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Researchers at Oxford Population Health have found wide variations in the diagnosis of liver fibrosis resulting from a parasitic infection that causes schistosomiasis. The research suggests that the current protocols recommended by the World Health Organization (WHO) need to be revised. The study is published today in PLOS Neglected Tropical Diseases.

Schistosomiasis is a tropical disease that affects around 250 million people every year. Over 90% of the people at risk of schistosomiasis live in sub-Saharan Africa. Schistosomiasis is caused by a parasitic worm that is transmitted to humans through contact with freshwater sources such as lakes and slow-moving rivers.

The intestinal form of schistosomiasis can cause periportal fibrosis (PPF), which in severe cases can result in excessive liver scarring that blocks blood flow to the liver and prevents it from working properly. This blockage causes enlarged veins in the oesophagus and, if not treated, will burst resulting in the vomiting of blood. There are three species of parasite that can cause PPF: Schistosoma mansoni, S. japonicum, and S. mekongi.

PPF is diagnosed using an ultrasound scan. Sonographers and radiologists then use staging systems to describe how much scar tissue has built up in the liver and the pattern of scar tissue across the liver and the vessels that supply blood to the liver.

Ultrasound staging systems have been developed since the late 1980s in an attempt to standardise the collection of data in studies on schistosomal PPF. The latest staging system for S. mansoni-related disease is the Niamey protocol, which was first published in 1996 and last updated in 2000 by the WHO. A staging system for S. japonicum-related disease was published by the China Centre of Disease Control, also in 2000.

The researchers reviewed 192 studies that were carried out between 1979 and 2019 to find out whether or not these protocols were being used consistently over time and whether the protocols were appropriate for current disease control. They also wanted to see whether data collection procedures and the available technologies for diagnosis had changed over time and whether there was a case for reviewing the guidance.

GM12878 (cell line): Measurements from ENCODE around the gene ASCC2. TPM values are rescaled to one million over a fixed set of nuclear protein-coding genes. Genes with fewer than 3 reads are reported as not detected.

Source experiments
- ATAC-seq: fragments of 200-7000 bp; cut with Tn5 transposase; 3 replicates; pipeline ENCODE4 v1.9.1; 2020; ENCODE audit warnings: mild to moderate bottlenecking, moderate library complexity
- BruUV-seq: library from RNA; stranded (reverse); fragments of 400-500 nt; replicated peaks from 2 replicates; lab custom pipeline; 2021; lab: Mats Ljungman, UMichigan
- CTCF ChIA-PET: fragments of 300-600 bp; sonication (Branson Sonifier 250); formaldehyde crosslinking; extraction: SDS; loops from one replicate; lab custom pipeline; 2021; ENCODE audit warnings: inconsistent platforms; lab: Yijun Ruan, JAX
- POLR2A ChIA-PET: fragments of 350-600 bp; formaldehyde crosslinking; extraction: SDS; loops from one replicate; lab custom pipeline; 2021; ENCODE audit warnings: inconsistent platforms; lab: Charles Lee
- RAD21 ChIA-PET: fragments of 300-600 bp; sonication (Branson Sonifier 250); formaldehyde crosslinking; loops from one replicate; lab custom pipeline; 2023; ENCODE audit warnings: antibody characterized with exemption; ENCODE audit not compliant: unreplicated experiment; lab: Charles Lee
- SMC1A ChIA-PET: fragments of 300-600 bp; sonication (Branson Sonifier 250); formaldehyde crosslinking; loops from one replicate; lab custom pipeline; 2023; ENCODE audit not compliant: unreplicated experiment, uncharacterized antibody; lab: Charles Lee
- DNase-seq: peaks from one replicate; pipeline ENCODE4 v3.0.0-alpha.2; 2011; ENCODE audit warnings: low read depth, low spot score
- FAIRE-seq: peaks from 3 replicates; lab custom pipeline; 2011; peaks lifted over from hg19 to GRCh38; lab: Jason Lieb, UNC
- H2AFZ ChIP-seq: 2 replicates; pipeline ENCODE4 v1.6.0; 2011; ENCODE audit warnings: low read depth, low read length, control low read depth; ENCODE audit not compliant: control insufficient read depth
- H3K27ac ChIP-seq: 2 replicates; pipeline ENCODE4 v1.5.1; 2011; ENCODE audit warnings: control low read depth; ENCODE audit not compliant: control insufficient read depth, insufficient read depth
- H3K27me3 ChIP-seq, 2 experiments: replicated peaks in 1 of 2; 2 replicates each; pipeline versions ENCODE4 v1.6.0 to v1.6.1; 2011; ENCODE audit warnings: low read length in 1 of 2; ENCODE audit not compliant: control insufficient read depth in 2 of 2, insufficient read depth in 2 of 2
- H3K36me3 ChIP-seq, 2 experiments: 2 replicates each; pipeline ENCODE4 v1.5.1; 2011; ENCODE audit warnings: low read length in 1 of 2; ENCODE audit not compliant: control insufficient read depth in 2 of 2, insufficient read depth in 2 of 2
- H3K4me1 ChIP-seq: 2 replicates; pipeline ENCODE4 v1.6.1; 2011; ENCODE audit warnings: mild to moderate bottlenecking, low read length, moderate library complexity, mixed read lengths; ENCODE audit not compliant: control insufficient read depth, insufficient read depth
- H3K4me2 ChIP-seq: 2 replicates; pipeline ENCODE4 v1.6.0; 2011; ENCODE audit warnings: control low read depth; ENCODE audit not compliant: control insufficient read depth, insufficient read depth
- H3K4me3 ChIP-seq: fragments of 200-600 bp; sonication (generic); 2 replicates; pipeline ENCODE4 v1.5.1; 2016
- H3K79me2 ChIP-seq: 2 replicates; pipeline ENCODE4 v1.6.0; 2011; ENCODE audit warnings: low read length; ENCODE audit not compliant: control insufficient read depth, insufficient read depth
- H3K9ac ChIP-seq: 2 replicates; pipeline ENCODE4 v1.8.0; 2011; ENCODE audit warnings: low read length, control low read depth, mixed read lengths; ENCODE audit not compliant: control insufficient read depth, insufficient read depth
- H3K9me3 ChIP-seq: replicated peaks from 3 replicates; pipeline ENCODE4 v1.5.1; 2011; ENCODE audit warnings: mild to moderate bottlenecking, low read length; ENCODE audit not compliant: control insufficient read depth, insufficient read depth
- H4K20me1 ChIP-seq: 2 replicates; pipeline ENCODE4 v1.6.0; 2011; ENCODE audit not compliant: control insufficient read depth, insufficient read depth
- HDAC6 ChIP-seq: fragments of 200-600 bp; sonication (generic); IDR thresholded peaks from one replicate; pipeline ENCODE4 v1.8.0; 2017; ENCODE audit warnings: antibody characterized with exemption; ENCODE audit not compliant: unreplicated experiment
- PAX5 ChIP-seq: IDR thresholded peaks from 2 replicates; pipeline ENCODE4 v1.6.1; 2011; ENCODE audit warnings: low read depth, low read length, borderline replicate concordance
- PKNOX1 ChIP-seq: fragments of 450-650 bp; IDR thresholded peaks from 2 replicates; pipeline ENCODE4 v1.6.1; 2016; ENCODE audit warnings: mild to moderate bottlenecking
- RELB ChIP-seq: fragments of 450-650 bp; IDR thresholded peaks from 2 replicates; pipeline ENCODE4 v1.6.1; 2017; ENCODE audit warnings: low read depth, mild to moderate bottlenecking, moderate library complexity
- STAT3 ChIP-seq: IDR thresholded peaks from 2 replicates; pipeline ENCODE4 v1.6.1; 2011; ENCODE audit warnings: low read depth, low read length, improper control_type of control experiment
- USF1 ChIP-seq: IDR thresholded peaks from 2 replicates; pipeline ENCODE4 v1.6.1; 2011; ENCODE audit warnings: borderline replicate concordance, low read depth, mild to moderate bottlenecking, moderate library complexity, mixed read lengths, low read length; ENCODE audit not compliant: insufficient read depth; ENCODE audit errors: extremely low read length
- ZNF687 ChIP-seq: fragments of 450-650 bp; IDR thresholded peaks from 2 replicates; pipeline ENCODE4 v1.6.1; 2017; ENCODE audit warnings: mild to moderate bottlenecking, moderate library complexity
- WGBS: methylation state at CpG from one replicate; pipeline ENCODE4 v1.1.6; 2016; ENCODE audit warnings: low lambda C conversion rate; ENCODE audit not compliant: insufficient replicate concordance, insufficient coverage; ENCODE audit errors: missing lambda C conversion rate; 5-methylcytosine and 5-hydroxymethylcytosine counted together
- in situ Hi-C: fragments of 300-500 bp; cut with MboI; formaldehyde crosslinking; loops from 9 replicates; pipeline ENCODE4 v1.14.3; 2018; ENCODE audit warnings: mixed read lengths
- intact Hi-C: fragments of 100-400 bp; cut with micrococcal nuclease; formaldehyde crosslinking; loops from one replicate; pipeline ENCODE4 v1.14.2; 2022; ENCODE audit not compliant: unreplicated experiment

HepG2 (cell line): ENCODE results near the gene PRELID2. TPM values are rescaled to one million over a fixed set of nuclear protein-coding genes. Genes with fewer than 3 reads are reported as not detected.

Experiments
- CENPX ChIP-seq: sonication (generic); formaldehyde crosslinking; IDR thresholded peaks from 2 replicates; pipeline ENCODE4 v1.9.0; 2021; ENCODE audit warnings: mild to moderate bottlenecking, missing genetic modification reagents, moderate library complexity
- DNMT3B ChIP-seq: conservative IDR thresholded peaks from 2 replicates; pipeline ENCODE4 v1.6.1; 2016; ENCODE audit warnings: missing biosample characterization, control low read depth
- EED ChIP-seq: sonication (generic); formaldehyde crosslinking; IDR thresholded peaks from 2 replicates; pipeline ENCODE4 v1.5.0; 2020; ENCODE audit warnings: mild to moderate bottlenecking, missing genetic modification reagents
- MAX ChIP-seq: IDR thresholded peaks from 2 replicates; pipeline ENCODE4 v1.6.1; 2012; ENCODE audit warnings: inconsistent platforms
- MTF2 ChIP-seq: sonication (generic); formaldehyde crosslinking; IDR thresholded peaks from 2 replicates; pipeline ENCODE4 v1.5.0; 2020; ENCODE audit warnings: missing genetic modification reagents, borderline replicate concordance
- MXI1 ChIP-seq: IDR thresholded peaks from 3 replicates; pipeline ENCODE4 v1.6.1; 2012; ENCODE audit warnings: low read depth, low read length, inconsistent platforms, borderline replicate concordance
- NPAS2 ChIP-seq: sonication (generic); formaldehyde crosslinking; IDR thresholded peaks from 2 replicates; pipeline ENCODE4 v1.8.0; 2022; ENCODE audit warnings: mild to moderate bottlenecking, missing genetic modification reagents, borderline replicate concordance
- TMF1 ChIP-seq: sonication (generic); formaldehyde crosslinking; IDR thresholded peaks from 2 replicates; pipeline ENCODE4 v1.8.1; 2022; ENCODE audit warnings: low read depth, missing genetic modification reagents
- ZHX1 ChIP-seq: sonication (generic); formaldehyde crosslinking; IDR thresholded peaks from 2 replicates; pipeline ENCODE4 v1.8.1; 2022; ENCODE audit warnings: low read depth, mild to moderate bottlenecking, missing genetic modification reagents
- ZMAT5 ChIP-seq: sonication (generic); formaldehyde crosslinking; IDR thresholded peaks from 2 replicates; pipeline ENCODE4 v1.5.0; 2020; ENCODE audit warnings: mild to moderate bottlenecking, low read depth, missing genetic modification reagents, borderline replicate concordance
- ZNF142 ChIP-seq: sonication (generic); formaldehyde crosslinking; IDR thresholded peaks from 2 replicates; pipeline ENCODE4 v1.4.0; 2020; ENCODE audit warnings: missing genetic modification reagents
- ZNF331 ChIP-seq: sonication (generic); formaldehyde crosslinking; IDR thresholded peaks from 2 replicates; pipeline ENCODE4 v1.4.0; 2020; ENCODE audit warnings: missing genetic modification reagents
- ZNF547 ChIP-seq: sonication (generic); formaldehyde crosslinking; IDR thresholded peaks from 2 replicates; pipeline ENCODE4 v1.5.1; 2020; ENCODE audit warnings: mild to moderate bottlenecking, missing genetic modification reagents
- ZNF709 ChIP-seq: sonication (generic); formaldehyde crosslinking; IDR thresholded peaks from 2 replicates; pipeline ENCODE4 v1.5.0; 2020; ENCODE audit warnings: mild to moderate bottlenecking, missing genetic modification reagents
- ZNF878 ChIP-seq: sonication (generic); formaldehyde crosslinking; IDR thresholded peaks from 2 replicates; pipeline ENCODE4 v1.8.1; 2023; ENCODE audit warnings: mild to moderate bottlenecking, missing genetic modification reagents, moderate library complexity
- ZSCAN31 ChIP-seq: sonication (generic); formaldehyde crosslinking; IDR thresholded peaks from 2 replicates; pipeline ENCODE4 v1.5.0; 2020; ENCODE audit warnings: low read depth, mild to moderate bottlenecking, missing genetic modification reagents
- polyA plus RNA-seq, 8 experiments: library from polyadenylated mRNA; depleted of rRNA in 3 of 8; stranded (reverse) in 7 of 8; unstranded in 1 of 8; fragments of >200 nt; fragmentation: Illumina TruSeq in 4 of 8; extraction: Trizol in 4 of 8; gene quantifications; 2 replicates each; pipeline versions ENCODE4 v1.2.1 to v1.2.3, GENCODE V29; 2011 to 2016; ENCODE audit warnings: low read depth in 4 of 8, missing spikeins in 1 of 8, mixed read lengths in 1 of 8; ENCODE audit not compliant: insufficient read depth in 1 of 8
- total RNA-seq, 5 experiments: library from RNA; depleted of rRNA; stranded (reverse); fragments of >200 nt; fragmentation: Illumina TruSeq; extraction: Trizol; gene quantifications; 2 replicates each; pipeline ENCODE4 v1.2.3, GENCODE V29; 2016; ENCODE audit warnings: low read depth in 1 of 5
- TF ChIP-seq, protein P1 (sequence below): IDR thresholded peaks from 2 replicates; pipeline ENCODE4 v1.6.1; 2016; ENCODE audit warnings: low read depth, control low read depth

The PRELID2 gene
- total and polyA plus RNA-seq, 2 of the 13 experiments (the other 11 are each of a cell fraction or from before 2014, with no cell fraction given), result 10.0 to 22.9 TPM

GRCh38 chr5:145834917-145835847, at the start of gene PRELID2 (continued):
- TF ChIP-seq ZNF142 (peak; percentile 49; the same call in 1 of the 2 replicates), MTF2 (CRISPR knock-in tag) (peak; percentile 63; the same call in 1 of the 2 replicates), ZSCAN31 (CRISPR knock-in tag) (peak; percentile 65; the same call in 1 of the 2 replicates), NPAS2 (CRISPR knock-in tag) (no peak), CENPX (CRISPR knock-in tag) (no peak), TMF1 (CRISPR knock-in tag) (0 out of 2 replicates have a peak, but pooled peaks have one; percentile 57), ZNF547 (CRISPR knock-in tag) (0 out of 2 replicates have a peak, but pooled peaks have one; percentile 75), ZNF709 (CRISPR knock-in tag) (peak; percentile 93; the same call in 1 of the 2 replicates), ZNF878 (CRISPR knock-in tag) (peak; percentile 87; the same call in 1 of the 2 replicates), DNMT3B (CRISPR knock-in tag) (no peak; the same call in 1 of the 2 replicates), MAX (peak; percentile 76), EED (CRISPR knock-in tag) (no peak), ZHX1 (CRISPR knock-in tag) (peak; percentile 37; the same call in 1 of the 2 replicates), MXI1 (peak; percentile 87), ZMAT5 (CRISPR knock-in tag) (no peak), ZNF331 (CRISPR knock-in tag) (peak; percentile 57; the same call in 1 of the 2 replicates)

Key findings:

  • Ultrasound procedures, interpretation of the ultrasound, the users of the ultrasound, the type of technology used, and the definition of PPF were reported inconsistently across all of the studies. When this information was reported consistently, there were wide variations in how it was reported. However, very few studies reported much more than the definition of PPF that they used;
  • There was widespread use of only one element (the patterns of liver scarring) of the Niamey protocol to stage PPF as opposed to using the score suggested in the guidance, which takes into account many more elements such as the size of the main portal vein that carries blood to the liver;
  • There was a wide range of example use-cases for clinical actions and for accurately staging PPF using ultrasound images. Coupled with the inconsistent interpretation of results from similar use-cases, the findings highlighted a need to specify particular criteria for developing a protocol for ultrasound scans when the use-case was for screening PPF rather than managing already-diagnosed cases or even using the protocol to train new sonographers.

Eloise Ockenden, DPhil candidate at Oxford Population Health and first author of the study, said ‘Our study is the first to review the existing research on using ultrasound scans to diagnose and stage schistosomiasis. Protocols for collecting data on schistosomiasis infections must be updated urgently to take into consideration new technologies and progress in the field, such as advances in machine learning to analyse large datasets, which are underrepresented in work on neglected tropical diseases.

‘We are developing automated diagnostic tools for the staging of schistosomal PPF as part of the SchistoTrack study to support improvements in diagnosis and care for affected communities. My goal is to create an end-to-end pipeline for schistosomal PPF detection that is informed by clinical relevance and impact at each stage. I hope that this can be developed into a diagnostic tool that can impact the communities that need access to PPF diagnosis.’

Dr Goylette Chami, Associate Professor at Oxford Population Health and senior author of the study, notes ‘Both the WHO Department of Control of Neglected Tropical Diseases and the WHO- Regional Office for Africa are considering how to move forward with schistosomiasis surveillance and elimination. Our extensive review will feed into future guidelines on developing protocols to assess morbidity and highlights the considerations needed for particular use cases. We hope that the WHO will bring together experts to reach a consensus on disease guidelines for schistosomiasis and ultrasound protocol revisions.’